Ask any fitness professional about weight lifting, and you’ll find that almost all will agree that this is one of the best ways to get in shape and improve athletic performance. Strength training has been shown to build muscle, metabolism, strength, speed, power and bone density. Whether this training involves kettlebells, dumbbells, exercise machines, functional equipment or barbells, lifting weights is a fantastic way to sculpt your body, drop unwanted body fat and become an overall stronger person.
There isn’t just one way to lift weights, especially if you’re an athlete. If you specialize in a certain sport, such as running, football, basketball, baseball, gymnastics, swimming or mixed martial arts, you’ll perform better if you’re training for your sport.
While basic movements like pressing, squatting, pulling and rotating are required for most sports and should be improved upon in the gym, pay attention to what your sport specifically calls for, because you likely need to use different movement patterns and have different strength requirements compared with a professional bodybuilder.
Here are some helpful tips to make sure you know how to train for your sport:
- Mimic movements: You need to mimic the movements you do in your sport throughout your training program. If you’re a football player, then depending on your position, you’ll probably be incorporating multiple muscles and powerfully exploding toward an object. So don’t copy your bodybuilder friend each gym session and focus solely on single-joint isolation movements (i.e. the dumbbell bicep curl). Incorporate compound movements and a variety of speeds, tempos and intensities to mimic what you do on the field, track or court.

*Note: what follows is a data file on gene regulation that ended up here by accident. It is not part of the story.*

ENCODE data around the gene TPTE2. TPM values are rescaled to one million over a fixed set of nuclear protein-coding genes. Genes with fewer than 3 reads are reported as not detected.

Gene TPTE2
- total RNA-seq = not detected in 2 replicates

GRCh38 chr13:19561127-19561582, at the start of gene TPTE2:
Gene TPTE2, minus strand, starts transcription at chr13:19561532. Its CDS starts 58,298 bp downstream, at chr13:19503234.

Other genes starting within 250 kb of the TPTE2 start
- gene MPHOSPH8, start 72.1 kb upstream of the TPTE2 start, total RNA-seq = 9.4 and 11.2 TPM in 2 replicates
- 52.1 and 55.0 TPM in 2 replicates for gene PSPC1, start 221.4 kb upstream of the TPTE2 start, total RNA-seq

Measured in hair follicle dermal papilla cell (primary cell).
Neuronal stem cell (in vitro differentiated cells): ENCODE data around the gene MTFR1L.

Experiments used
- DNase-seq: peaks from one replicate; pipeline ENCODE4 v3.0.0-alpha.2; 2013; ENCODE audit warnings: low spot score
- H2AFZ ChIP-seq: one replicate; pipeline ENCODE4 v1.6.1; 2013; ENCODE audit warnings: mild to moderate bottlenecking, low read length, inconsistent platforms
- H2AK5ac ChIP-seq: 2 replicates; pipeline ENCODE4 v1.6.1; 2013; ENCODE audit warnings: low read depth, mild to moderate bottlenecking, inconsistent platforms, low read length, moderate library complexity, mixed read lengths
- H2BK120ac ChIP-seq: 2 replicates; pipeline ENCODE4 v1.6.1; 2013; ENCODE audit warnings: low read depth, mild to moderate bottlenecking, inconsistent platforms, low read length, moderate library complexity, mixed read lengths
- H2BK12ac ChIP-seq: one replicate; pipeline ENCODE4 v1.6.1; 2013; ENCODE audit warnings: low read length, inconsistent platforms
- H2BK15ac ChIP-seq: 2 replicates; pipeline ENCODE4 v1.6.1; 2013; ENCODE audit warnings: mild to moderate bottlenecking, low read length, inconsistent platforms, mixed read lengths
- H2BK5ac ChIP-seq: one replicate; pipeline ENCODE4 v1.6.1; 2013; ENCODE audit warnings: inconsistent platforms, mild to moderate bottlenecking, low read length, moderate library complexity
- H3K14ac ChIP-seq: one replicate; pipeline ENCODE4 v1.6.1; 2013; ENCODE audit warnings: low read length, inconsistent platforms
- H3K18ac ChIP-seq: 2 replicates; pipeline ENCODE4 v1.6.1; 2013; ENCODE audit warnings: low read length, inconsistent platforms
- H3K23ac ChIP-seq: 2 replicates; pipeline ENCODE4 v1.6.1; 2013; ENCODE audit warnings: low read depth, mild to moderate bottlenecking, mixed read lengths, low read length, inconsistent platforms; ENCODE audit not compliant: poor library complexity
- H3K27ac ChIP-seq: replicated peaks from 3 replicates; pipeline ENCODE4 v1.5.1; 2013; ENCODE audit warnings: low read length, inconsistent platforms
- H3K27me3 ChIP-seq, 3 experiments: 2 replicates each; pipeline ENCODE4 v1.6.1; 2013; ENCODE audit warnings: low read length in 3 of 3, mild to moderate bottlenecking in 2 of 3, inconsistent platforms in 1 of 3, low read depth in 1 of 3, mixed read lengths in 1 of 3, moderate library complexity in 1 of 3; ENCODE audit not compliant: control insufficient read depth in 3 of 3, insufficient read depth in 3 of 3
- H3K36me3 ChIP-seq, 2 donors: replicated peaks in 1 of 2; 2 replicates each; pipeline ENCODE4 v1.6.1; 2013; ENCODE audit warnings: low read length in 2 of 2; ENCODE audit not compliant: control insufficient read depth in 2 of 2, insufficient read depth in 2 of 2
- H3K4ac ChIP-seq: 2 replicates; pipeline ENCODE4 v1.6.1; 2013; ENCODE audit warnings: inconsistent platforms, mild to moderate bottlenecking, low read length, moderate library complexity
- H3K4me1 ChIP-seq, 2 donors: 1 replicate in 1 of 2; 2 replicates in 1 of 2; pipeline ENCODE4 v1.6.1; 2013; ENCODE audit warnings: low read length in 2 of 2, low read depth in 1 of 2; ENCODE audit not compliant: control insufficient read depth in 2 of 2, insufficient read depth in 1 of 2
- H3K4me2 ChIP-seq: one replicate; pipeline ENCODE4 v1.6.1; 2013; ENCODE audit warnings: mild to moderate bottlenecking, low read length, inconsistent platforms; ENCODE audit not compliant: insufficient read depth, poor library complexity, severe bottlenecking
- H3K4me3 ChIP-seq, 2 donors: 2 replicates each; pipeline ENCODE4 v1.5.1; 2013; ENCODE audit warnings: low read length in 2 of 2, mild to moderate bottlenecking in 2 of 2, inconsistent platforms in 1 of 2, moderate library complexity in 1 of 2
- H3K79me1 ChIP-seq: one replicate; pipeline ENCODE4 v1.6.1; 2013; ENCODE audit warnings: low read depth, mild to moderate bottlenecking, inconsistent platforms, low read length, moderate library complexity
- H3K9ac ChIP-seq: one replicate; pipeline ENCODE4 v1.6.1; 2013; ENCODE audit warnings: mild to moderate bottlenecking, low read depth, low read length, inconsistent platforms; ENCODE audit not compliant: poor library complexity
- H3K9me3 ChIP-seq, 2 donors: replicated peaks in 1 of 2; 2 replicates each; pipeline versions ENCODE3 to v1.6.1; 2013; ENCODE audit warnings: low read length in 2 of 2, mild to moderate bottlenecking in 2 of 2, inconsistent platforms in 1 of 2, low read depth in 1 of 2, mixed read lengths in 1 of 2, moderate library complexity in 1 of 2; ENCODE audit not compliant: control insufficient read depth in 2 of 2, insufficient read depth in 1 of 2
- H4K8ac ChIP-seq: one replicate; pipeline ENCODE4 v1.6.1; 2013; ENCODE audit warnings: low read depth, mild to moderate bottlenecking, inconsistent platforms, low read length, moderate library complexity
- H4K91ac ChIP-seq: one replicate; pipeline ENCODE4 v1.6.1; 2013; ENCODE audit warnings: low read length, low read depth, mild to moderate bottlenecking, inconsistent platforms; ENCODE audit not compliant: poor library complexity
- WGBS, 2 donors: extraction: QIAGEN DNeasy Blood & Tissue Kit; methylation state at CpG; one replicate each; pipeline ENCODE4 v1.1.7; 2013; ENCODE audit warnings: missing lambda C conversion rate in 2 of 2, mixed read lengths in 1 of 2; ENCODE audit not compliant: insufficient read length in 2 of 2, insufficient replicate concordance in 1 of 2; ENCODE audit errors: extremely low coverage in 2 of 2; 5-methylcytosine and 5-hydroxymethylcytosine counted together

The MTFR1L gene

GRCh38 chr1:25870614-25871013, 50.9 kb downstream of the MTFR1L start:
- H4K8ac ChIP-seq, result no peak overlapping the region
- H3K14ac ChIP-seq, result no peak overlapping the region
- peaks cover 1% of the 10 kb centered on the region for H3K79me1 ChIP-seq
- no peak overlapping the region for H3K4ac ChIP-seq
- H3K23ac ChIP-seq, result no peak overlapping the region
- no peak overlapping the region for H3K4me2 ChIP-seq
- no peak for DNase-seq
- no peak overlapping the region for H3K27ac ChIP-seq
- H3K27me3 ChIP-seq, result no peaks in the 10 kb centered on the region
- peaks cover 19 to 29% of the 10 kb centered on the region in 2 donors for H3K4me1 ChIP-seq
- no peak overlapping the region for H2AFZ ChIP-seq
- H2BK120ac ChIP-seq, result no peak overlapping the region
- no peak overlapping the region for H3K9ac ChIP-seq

- Go beyond a magazine or website: There are fantastic training guidelines in many magazines and websites. But remember that these are written as a general template without taking into consideration individual needs. Learn the basics, but if you want to truly improve your performance as an athlete, it’s important that you get programming guidelines from someone who specializes in training athletes or has experience working within your sport.
- Don’t neglect traditional exercises: This doesn’t mean you should avoid the exercises performed by bodybuilders. When you utilize single-joint isolation exercises, you can fix imbalances and rehabilitate from an injury/setback. Just make sure that traditional bodybuilding isn’t your primary MO in the gym when training for your sport.